Augmented Bonding Curve (ABC)

The Augmented Bonding Curve (ABC) is a vital component of the economic design of SECOIN. Here we aim to provide an understanding of what an Augmented Bonding Curve is, its reasons for implementation, and how it operates.

What is an Augmented Bonding Curve?

An Augmented Bonding Curve (ABC) is a specialized financial strategy used in blockchain technology. It helps control how a token (a type of digital asset) is created and priced. Think of it as a bridge that helps transfer value from SecureSECO DAO to the rest of the world.

ABC does two main things:

  1. It borrows ideas from the traditional bonding curve but also adds new features to keep prices stable and make it safer for those who hold tokens.
  2. It also acts as a never-ending fundraising tool for organizations that create and keep public goods going. This results in a cycle of value within the community, which helps them remain financially healthy.

The ABC is designed to address an issue known as the free-rider problem (opens in a new tab). This is a situation where people benefit from resources but don't pay or pay too little for them. The ABC addresses this by setting up mini-economies that are always liquid (easy to trade) and offer alternative funding sources that encourage the right behavior for shared resources.

With bonding curves, the price of tokens is determined continuously using algorithms. In an ABC, tokens are made (minted) or destroyed (burned) right through the smart contract. This allows for automatic price adjustment based on the present supply of tokens.

The ABC's also hase an ICO period or 'Hatch' phase, representing its initial offering. Early contributors can purchase tokens at a lower, fixed price in this phase. This phase aids in bootstrapping the curve and raising initial funds for the project.

Why did we choose an Augmented Bonding Curve?

Stability and security

One of the key advantages of an ABC is the stability it provides. By basing the value of SECOIN on a predictable price function, an ABC can prevent abrupt shifts in SECOIN value, reducing the risk for holders. Moreover, the design of the ABC helps to moderate drastic price changes by ensuring that SECOIN isn't created from nothing, further bolstering its inherent value.

The ABC model is designed to maintain balance in the market. When the demand for SECOIN is on the rise, the protocol slows the price growth by minting more SECOIN and rewards the DAO. On the other hand, when there's a downturn in the market, the protocol eases the selling pressure by reducing the supply (burning SECOIN), which in turn rewards the SECOIN holders by increasing their share of the collateral. This mechanism ensures a win-win situation for all parties involved, reinforcing the stability and security of the DAO.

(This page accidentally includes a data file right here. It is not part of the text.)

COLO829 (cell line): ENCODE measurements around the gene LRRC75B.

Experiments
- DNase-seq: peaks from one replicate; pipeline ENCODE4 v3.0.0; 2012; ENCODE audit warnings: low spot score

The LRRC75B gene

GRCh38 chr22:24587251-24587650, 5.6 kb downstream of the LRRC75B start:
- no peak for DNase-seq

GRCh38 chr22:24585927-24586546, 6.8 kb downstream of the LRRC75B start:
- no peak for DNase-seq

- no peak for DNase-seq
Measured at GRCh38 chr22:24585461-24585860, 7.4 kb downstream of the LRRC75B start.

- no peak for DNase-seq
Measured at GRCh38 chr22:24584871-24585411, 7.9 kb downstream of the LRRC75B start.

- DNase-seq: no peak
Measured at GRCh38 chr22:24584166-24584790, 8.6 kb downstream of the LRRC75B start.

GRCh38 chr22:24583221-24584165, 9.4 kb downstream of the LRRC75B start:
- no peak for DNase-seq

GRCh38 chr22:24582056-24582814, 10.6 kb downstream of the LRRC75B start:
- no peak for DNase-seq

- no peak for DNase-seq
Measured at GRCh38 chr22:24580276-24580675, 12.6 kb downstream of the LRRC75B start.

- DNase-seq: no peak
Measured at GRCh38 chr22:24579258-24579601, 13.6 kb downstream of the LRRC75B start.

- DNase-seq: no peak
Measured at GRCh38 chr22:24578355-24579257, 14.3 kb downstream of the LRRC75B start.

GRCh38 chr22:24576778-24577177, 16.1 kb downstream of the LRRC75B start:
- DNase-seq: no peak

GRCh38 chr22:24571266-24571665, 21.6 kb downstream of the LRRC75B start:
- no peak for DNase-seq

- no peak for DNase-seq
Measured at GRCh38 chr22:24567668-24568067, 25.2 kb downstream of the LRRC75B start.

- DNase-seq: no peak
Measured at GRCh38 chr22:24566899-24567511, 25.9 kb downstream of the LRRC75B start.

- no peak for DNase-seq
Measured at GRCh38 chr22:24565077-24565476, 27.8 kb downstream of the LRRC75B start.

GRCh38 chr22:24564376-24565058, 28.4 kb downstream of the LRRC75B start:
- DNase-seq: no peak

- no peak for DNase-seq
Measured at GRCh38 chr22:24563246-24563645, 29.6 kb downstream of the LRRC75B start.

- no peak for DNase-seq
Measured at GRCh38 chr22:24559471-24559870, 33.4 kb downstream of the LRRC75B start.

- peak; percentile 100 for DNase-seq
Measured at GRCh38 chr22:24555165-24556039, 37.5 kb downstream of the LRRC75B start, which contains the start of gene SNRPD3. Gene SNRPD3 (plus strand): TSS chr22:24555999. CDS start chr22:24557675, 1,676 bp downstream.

Friction as a mechanism

Friction is a key feature in the ABC model, taking the form of fees during the minting and burning processes. These fees support the ecosystem and promote stability. During the SECOIN burning process, an exit fee is imposed, with a small portion of the returns going back into the Funding Pool (Treasury), facilitating the ongoing funding of the commons while contributors earn returns.

The minting process in the ABC model involves two key financial components:

  1. The Deposit: When a user wants to mint SECOIN, they deposit an ERC-20 collateral currency. A certain percentage of this deposit, referred to as Theta, is automatically sent to the DAO's treasury or funding pool. This fee, is a contribution that supports the longevity and sustainability of the DAO.

  2. The Minting Fee: Many bonding curve models implement a specific fee for minting new tokens. However, in the ABC for SECOIN, there is no additional fee charged at the minting stage. Instead, the aforementioned contribution to the DAO's treasury can be viewed as an indirect cost associated with minting.

Conversely, during the SECOIN burning process, users are subject to an exit fee (a part of the burn proceeds). While nothing from this exit fee is directly sent to the DAO, it serves a crucial role in maintaining the price dynamics of SECOIN and ensuring the stability and security of the ecosystem.